DistributionWatch Review: Corel Linux - page 8
Introducing Corel Linux
The road to Linux hell is paved with bad file managers. It seems like there's a ton of them out there, all reeking of being uncompleted projects, as if someone ambitiously started coding a file manager, only to drop the effort when it became apparent how difficult it was to code a good one. Witness how xfm, kfm and gmc have an unfinished look, even though gmc is based on the long-established Midnight Commander.
That's why the open-source Corel File Manager is such a treat, even if it has come under some criticism in the Linux community for its fidelity to the Microsoft Windows look and feel. Indeed, if someone felt the KDE Control Center looked too much like Microsoft Windows, they'd positively lay an egg when looking at the Corel File Manager, purposely designed to look like the Windows File Manager, using a folder-based hierarchy.
Yet, if users are familiar with a folder-based hierarchy and the interface works, why should there be any debate about its merits? With Corel File Manager, Corel has given the Linux community an immensely useful tool.
The default view is to present files and folders along with their size, attributes and when last modified. To make any changes to these specific files and folders, change their properties (assuming you have the proper permissions). Corel File Manager lets you change permissions without needing to know the chmod command at all: a graphical interface with click boxes sets permissions, and two pull-down menus display what groups have permissions to the file.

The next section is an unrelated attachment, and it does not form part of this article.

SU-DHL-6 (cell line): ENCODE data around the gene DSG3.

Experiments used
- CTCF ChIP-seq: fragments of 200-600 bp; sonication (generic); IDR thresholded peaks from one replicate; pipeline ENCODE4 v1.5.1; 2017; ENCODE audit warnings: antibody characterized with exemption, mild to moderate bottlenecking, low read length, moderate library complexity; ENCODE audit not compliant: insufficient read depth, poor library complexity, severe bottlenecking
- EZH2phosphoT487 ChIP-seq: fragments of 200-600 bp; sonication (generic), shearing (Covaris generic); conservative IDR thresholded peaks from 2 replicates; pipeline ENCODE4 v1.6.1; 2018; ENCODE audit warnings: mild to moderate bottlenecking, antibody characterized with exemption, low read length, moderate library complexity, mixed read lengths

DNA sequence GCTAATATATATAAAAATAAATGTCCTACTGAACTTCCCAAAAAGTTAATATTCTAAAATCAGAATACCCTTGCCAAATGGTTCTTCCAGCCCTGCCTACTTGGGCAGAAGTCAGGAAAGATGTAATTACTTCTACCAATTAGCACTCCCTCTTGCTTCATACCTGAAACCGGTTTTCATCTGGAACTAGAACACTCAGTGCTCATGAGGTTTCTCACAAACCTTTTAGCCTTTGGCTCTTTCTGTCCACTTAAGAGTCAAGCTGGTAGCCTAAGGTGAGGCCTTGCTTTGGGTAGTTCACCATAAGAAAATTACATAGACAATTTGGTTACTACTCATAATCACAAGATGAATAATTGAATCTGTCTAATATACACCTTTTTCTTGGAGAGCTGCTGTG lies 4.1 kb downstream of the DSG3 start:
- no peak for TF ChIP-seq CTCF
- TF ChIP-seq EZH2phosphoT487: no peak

Corel File Manager allows you to move past your own hard drive by sharing directories and mounting network shares under Windows Networking. This was not a feature that we tested, but is one that could be useful for integrating a Linux box into a Windows network. And like the Microsoft Windows File Manager, it will follow file links and locations to the Internet: after all, isn't the Internet really an extension of the files on your hard drive? While you won't want to use Corel File Manager as a Web browser, you could; it displayed most Web pages flawlessly in our brief testing.
- Skip Ahead
- 1. Introducing Corel Linux
- 2. Introducing Corel Linux
- 3. Introducing Corel Linux
- 4. Introducing Corel Linux
- 5. Introducing Corel Linux
- 6. Introducing Corel Linux
- 7. Introducing Corel Linux
- 8. Introducing Corel Linux
- 9. Introducing Corel Linux
- 10. Introducing Corel Linux
- 11. Introducing Corel Linux
- 1Linux Top 3: Fedora 24, Peppermint 7 and Solus 1.2
- 2Linux Top 3: Alpine Linux 3.4, deepin 15.2 and Linux Lite 3.0
- 3Linux 4.7 Set to Boost Live Patching, Security and Power Management
- 4Linux 4.6 Charred Weasel adds USB 3.1 Support
- 5Linux Top 3: OpenIndiana 2016.04, Ubuntu 16.04 and Debian's New Leader